Glenwood Springs, CO Colorado
Is there any explanation or excuse for Garfield County’s influx of those who can’t speak English, as reported in the Post Independent April 30 and May 1?
Second, is there any reason to grant voting rights to people who can’t speak the language, and therefore can’t read or understand media reports or verbal proposals by candidates?
Third, why do groups and individuals aid and abet illegal residents to get here and to continue their stay in the area?
Fourth, what is wrong with a requirement to prove citizenship to vote? Even getting on an airplane requires ID including a picture. Is electing governmental representatives less important?
Finally, are towns and areas of Garfield County now sanctuaries?
It is admitted that local law enforcement’s hands are tied by federal mandate, so even repeat law breakers can’t be deported. Those who enforce the law must beware the ACLU.
Does “illegal” have a new definition and if so, to what formerly unlawful actions does it apply? Does the new lack of enforcement apply only to those who sneak into our country or is there a broader application, say, for shoplifters?
This is not written exclusively about south-of-the-border immigrants, but applies to all who fit the category, even though the Post Independent articles highlighted people from south of the border.
Jack E. Blankenship
The Garfield County Energy Advisory Board meeting on May 5 was quite revealing.
For the first time in more than a year, the Williams Production representative was present. At the end of the meeting it became clear why: to challenge anyone thinking the county commissioners’ terminating the Battlement Mesa Health Impact Assessment had anything to do with industry.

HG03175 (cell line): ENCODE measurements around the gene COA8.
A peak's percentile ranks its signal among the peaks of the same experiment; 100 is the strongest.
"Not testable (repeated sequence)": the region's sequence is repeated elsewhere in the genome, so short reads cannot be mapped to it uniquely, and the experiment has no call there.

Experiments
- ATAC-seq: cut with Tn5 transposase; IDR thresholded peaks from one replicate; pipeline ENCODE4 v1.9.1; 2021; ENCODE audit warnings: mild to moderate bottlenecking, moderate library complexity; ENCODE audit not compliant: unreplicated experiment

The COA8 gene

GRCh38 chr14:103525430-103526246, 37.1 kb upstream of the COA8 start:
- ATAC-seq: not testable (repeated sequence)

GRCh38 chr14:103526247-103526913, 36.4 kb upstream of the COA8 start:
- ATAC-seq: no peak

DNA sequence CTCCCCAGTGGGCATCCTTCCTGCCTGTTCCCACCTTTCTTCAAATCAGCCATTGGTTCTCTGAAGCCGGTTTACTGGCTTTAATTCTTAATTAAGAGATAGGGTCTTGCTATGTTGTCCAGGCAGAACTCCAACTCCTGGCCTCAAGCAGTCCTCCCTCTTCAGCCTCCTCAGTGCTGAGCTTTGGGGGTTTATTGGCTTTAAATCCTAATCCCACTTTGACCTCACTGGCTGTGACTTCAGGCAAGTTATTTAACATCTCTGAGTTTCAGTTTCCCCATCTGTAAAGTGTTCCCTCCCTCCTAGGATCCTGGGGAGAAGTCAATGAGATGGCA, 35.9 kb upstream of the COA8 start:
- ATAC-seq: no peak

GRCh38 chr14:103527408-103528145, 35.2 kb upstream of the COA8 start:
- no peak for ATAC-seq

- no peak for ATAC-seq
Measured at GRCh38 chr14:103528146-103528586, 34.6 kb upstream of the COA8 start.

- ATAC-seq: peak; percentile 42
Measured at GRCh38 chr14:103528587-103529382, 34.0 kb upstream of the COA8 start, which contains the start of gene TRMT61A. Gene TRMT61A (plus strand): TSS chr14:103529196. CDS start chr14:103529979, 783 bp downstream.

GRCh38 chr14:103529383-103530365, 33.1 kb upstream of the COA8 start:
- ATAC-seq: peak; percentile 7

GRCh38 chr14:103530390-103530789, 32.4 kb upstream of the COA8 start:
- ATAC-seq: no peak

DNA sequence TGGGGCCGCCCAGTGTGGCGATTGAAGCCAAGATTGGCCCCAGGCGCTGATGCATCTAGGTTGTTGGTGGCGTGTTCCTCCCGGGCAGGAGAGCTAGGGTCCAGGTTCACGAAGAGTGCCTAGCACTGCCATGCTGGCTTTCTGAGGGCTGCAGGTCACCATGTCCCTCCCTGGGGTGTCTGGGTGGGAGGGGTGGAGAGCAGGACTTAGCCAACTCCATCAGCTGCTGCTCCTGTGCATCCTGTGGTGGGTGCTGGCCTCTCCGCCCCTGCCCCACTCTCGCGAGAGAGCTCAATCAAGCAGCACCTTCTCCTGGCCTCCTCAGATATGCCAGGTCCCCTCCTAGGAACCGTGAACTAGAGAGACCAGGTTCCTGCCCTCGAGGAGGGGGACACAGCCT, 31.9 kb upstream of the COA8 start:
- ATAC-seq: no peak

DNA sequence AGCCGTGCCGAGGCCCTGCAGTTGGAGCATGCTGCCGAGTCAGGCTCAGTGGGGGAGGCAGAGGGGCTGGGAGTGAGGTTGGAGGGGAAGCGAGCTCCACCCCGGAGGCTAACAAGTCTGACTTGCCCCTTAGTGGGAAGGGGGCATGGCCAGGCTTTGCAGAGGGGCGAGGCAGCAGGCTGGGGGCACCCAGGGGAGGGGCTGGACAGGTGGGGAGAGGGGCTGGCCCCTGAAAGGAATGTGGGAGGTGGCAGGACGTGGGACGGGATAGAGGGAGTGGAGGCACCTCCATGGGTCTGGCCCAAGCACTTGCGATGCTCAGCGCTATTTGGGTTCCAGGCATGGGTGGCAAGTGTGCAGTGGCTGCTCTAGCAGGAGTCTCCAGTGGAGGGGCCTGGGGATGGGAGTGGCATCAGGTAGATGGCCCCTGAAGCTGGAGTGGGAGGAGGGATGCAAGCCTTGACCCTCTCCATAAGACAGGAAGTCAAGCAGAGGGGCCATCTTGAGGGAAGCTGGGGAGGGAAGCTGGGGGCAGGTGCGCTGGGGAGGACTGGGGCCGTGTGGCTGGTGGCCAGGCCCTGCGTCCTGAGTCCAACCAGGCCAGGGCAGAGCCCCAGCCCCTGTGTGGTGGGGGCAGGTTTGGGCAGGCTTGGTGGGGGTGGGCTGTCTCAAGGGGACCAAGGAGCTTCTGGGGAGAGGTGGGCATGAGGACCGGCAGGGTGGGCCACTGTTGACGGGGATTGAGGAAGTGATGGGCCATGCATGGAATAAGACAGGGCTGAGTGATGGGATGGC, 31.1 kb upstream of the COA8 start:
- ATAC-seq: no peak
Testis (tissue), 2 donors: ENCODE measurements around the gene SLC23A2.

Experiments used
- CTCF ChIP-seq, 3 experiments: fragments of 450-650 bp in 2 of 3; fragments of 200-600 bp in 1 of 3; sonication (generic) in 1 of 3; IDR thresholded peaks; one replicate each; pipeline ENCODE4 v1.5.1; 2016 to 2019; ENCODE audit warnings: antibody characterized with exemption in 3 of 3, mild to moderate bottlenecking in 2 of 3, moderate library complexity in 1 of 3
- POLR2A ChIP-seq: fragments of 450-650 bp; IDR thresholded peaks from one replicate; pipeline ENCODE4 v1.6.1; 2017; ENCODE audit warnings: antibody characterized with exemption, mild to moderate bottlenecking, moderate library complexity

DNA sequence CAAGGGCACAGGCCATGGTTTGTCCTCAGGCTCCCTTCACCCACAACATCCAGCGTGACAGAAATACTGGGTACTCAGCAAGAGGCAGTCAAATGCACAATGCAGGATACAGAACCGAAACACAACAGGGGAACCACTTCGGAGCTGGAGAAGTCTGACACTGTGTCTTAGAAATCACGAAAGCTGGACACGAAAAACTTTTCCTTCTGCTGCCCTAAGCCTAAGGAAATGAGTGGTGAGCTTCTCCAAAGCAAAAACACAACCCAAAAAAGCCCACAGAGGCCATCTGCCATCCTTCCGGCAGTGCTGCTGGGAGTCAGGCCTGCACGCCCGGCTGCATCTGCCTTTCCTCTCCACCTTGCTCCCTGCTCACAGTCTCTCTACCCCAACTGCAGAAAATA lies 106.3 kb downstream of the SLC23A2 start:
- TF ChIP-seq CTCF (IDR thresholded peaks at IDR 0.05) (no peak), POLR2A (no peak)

Her challenge was very intense, as if the mere strength of her voice would cower any dissent and convince all. Luckily, the citizen group representatives were not convinced, and expressed their valid thoughts.
Williams admitted they were responsible for the first delay and the first report rewrite. More recently was Antero’s delay, until the commissioners fumbled the political football, leaving the study unfinished. Antero’s silence in the meeting on this issue spoke volumes.
The commissioner present was all dressed up to present their explanation, which really isn’t one based in the “science and facts” always demanded by industry, but rather in politics. What theater!
However, “Methinks thou dost protest too much.”
All it demonstrates is that public health is trumped by industry influence and taxpayers are stuck with a quarter-million dollar study the current commissioners no longer want to hear.
From a March 3 Post Independent article, I first became aware of the Colorado School of Public Health’s draft of the Battlement Mesa Health Impact Assessment addressing health and welfare issues relating to an expanded natural gas development in the area of those communities.
The school is a teaching collective of Colorado University at Denver, University of Northern Colorado and Colorado State University. A copy of their study is available on the Garfield County’s website.
There absolutely are concerns that must be addressed with gas development. I was, however, surprised at how a college level report could be so unprofessional.